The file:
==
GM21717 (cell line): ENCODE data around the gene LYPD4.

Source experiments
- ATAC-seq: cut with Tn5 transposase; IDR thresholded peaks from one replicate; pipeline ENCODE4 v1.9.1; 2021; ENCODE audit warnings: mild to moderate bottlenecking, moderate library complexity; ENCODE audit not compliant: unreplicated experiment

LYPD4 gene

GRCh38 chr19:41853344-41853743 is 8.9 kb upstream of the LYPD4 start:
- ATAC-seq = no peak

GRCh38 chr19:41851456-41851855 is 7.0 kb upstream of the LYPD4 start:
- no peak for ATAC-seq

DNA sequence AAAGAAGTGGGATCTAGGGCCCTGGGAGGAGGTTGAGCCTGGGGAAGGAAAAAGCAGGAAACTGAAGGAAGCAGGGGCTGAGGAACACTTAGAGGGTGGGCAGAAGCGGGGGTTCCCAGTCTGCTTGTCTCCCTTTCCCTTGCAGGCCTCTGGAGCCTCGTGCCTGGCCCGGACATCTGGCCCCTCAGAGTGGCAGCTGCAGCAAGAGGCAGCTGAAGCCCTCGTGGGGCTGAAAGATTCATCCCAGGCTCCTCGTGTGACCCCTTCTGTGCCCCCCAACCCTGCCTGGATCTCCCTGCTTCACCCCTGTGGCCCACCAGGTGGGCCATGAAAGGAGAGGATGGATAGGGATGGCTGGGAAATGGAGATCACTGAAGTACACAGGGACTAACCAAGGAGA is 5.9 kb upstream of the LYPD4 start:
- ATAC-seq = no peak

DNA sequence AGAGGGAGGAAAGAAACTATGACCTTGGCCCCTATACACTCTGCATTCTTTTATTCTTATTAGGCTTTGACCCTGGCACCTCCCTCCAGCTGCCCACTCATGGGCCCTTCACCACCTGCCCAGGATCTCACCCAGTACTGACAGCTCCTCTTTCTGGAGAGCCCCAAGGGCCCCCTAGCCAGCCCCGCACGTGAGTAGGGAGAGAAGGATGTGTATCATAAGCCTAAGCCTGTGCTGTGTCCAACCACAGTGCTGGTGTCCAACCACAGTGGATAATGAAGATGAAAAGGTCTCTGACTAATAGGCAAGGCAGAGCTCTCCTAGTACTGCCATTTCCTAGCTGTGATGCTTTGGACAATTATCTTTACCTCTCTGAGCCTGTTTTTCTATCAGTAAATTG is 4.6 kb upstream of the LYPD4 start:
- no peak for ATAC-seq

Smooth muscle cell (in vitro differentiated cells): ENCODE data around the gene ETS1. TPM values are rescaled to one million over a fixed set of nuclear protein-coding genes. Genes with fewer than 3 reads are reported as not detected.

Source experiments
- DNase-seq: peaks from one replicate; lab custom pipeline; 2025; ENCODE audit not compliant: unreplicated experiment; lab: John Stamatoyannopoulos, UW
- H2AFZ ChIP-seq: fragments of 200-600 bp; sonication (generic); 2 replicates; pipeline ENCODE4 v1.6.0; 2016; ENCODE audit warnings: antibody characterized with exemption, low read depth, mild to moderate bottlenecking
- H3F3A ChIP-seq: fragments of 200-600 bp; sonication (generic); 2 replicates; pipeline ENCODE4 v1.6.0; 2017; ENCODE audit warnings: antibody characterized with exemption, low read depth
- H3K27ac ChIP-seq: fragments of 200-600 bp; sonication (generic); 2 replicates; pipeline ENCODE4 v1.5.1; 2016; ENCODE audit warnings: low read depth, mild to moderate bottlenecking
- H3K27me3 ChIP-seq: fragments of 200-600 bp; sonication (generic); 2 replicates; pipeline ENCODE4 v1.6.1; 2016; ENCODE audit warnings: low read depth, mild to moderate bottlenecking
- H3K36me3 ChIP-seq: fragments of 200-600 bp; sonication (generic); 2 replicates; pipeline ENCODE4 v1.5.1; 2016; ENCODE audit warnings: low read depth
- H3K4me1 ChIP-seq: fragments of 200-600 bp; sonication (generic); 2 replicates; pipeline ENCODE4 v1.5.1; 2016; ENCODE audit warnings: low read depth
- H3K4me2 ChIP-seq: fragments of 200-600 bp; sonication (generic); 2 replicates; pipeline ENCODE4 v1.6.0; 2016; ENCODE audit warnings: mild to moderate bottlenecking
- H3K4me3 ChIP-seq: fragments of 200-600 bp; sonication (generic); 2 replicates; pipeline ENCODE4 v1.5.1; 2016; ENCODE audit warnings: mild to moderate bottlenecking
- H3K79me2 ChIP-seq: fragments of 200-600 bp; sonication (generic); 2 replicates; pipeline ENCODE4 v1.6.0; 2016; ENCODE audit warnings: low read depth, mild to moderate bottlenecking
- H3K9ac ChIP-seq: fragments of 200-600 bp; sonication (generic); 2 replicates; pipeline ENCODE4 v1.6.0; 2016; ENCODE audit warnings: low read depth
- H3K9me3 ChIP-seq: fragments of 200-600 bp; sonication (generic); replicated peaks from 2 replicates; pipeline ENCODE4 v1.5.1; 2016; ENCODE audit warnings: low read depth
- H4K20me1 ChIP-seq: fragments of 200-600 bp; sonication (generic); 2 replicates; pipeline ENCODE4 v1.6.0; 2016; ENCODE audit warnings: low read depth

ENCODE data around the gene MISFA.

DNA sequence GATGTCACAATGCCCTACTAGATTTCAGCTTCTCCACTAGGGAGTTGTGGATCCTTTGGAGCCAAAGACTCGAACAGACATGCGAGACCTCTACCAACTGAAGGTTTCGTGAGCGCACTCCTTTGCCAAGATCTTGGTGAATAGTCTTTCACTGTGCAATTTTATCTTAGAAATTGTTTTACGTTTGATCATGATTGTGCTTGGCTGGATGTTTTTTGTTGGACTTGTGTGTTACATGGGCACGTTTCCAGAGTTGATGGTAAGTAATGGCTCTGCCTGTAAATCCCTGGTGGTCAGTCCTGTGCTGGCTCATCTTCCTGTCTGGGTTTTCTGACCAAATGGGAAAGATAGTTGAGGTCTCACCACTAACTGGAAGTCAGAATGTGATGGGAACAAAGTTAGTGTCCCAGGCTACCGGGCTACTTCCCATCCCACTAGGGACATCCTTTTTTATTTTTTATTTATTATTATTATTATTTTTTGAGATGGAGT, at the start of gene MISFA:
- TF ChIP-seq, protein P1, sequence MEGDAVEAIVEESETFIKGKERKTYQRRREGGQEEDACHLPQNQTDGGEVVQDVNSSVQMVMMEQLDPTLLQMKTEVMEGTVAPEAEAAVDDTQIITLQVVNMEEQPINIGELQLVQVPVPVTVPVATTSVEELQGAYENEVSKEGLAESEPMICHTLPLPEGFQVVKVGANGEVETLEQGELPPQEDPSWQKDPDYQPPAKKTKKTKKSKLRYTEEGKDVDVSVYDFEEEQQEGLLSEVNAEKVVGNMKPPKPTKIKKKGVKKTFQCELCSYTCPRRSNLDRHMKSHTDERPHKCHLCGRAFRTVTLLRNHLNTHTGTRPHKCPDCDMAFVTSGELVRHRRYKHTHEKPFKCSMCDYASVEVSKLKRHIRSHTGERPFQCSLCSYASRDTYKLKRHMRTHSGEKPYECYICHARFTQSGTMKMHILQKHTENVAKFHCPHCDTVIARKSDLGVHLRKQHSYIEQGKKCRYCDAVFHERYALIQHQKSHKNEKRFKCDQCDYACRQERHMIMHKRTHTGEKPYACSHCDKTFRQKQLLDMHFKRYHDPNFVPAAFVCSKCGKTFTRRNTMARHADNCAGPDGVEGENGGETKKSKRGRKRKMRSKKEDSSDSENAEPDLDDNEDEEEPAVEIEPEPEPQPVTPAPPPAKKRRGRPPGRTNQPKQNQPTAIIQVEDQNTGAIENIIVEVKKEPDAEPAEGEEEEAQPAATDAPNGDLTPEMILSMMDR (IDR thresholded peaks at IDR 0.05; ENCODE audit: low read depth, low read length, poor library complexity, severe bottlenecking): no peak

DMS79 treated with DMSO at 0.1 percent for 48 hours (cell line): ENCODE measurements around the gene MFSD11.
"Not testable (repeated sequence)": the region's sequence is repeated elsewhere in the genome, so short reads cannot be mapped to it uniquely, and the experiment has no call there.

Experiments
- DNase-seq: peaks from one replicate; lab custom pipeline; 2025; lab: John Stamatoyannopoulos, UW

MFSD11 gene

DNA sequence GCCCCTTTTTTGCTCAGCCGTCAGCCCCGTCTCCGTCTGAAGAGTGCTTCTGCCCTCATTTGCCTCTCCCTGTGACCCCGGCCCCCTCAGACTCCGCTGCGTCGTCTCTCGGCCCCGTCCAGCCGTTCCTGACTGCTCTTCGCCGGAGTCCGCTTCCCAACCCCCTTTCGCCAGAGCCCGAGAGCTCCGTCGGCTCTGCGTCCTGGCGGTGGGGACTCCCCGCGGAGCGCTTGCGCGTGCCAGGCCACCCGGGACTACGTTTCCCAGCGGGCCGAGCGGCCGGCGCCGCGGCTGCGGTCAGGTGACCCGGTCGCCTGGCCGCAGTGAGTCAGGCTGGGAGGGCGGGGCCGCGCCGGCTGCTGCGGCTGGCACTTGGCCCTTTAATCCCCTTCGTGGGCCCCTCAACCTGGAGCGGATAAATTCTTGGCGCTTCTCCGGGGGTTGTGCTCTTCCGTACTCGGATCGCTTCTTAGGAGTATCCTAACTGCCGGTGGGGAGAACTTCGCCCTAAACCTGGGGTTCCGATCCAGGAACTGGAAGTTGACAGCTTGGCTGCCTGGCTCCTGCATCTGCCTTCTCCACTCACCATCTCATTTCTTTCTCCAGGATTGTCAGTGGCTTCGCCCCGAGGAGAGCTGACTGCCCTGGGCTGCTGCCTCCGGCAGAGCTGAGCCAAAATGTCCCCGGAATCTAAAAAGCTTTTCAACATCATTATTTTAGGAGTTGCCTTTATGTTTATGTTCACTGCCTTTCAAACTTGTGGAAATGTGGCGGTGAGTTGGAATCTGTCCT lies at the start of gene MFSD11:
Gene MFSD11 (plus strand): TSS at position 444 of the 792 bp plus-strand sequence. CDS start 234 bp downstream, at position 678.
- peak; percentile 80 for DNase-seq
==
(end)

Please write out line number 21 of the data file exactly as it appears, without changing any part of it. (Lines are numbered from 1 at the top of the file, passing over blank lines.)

- H3K4me1 ChIP-seq: fragments of 200-600 bp; sonication (generic); 2 replicates; pipeline ENCODE4 v1.5.1; 2016; ENCODE audit warnings: low read depth